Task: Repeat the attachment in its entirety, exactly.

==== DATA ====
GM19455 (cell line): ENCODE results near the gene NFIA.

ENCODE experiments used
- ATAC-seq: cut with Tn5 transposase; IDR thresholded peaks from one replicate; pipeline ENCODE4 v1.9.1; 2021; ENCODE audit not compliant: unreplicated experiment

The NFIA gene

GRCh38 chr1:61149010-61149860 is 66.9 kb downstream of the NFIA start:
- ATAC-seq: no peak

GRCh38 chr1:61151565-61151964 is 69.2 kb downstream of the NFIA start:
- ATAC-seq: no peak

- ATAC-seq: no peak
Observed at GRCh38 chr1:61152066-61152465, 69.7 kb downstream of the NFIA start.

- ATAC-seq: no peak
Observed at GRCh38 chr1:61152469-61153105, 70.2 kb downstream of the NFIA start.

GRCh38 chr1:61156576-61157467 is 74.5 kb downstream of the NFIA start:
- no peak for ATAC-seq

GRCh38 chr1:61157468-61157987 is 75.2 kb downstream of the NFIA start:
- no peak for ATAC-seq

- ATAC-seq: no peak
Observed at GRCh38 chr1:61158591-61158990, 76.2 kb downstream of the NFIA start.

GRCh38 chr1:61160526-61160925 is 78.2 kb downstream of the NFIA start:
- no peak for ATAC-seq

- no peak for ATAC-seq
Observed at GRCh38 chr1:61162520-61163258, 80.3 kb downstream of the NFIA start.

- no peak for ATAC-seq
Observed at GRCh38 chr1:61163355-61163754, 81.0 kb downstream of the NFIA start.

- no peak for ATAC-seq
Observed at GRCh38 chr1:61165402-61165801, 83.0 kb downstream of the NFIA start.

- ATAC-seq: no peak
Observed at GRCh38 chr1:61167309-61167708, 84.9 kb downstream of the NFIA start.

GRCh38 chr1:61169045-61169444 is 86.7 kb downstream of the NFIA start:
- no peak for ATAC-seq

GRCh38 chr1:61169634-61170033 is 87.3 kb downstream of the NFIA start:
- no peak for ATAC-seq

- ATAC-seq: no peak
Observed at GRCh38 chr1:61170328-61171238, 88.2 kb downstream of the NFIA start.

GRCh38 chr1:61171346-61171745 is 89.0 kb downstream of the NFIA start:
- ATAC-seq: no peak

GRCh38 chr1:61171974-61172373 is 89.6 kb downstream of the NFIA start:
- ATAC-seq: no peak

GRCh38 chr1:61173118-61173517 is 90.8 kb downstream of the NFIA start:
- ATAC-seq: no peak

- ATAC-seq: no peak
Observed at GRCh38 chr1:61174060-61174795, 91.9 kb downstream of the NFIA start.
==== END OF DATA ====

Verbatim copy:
GM19455 (cell line): ENCODE results near the gene NFIA.

ENCODE experiments used
- ATAC-seq: cut with Tn5 transposase; IDR thresholded peaks from one replicate; pipeline ENCODE4 v1.9.1; 2021; ENCODE audit not compliant: unreplicated experiment

The NFIA gene

GRCh38 chr1:61149010-61149860 is 66.9 kb downstream of the NFIA start:
- ATAC-seq: no peak

GRCh38 chr1:61151565-61151964 is 69.2 kb downstream of the NFIA start:
- ATAC-seq: no peak

- ATAC-seq: no peak
Observed at GRCh38 chr1:61152066-61152465, 69.7 kb downstream of the NFIA start.

- ATAC-seq: no peak
Observed at GRCh38 chr1:61152469-61153105, 70.2 kb downstream of the NFIA start.

GRCh38 chr1:61156576-61157467 is 74.5 kb downstream of the NFIA start:
- no peak for ATAC-seq

GRCh38 chr1:61157468-61157987 is 75.2 kb downstream of the NFIA start:
- no peak for ATAC-seq

- ATAC-seq: no peak
Observed at GRCh38 chr1:61158591-61158990, 76.2 kb downstream of the NFIA start.

GRCh38 chr1:61160526-61160925 is 78.2 kb downstream of the NFIA start:
- no peak for ATAC-seq

- no peak for ATAC-seq
Observed at GRCh38 chr1:61162520-61163258, 80.3 kb downstream of the NFIA start.

- no peak for ATAC-seq
Observed at GRCh38 chr1:61163355-61163754, 81.0 kb downstream of the NFIA start.

- no peak for ATAC-seq
Observed at GRCh38 chr1:61165402-61165801, 83.0 kb downstream of the NFIA start.

- ATAC-seq: no peak
Observed at GRCh38 chr1:61167309-61167708, 84.9 kb downstream of the NFIA start.

GRCh38 chr1:61169045-61169444 is 86.7 kb downstream of the NFIA start:
- no peak for ATAC-seq

GRCh38 chr1:61169634-61170033 is 87.3 kb downstream of the NFIA start:
- no peak for ATAC-seq

- ATAC-seq: no peak
Observed at GRCh38 chr1:61170328-61171238, 88.2 kb downstream of the NFIA start.

GRCh38 chr1:61171346-61171745 is 89.0 kb downstream of the NFIA start:
- ATAC-seq: no peak

GRCh38 chr1:61171974-61172373 is 89.6 kb downstream of the NFIA start:
- ATAC-seq: no peak

GRCh38 chr1:61173118-61173517 is 90.8 kb downstream of the NFIA start:
- ATAC-seq: no peak

- ATAC-seq: no peak
Observed at GRCh38 chr1:61174060-61174795, 91.9 kb downstream of the NFIA start.